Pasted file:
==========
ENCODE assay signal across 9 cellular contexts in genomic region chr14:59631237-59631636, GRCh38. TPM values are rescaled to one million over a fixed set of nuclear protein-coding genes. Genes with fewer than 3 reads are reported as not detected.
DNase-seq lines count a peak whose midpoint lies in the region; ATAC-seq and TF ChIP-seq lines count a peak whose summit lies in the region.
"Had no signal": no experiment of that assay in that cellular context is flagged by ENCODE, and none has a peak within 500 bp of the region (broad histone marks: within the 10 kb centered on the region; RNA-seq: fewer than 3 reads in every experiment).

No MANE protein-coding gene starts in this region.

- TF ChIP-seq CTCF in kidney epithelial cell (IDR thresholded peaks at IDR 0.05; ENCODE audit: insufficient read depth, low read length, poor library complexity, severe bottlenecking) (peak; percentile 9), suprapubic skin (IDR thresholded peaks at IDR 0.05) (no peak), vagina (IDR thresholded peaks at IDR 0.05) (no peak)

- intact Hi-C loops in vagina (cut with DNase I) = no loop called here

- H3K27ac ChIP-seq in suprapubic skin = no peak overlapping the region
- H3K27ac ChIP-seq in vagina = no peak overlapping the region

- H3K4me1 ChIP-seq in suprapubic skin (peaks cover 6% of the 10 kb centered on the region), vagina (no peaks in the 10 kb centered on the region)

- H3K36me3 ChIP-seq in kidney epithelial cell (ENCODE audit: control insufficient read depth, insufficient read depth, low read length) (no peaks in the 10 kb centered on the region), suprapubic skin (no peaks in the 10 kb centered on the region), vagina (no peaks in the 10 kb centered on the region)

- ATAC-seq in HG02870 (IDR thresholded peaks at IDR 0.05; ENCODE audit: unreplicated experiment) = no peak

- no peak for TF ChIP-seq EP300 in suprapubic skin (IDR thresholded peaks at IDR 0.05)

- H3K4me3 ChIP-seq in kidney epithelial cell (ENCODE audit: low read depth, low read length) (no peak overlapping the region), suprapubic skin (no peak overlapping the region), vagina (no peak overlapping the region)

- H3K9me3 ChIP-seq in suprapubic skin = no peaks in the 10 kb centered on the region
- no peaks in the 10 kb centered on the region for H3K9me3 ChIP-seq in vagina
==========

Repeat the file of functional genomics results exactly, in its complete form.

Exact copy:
ENCODE assay signal across 9 cellular contexts in genomic region chr14:59631237-59631636, GRCh38. TPM values are rescaled to one million over a fixed set of nuclear protein-coding genes. Genes with fewer than 3 reads are reported as not detected.
DNase-seq lines count a peak whose midpoint lies in the region; ATAC-seq and TF ChIP-seq lines count a peak whose summit lies in the region.
"Had no signal": no experiment of that assay in that cellular context is flagged by ENCODE, and none has a peak within 500 bp of the region (broad histone marks: within the 10 kb centered on the region; RNA-seq: fewer than 3 reads in every experiment).

No MANE protein-coding gene starts in this region.

- TF ChIP-seq CTCF in kidney epithelial cell (IDR thresholded peaks at IDR 0.05; ENCODE audit: insufficient read depth, low read length, poor library complexity, severe bottlenecking) (peak; percentile 9), suprapubic skin (IDR thresholded peaks at IDR 0.05) (no peak), vagina (IDR thresholded peaks at IDR 0.05) (no peak)

- intact Hi-C loops in vagina (cut with DNase I) = no loop called here

- H3K27ac ChIP-seq in suprapubic skin = no peak overlapping the region
- H3K27ac ChIP-seq in vagina = no peak overlapping the region

- H3K4me1 ChIP-seq in suprapubic skin (peaks cover 6% of the 10 kb centered on the region), vagina (no peaks in the 10 kb centered on the region)

- H3K36me3 ChIP-seq in kidney epithelial cell (ENCODE audit: control insufficient read depth, insufficient read depth, low read length) (no peaks in the 10 kb centered on the region), suprapubic skin (no peaks in the 10 kb centered on the region), vagina (no peaks in the 10 kb centered on the region)

- ATAC-seq in HG02870 (IDR thresholded peaks at IDR 0.05; ENCODE audit: unreplicated experiment) = no peak

- no peak for TF ChIP-seq EP300 in suprapubic skin (IDR thresholded peaks at IDR 0.05)

- H3K4me3 ChIP-seq in kidney epithelial cell (ENCODE audit: low read depth, low read length) (no peak overlapping the region), suprapubic skin (no peak overlapping the region), vagina (no peak overlapping the region)

- H3K9me3 ChIP-seq in suprapubic skin = no peaks in the 10 kb centered on the region
- no peaks in the 10 kb centered on the region for H3K9me3 ChIP-seq in vagina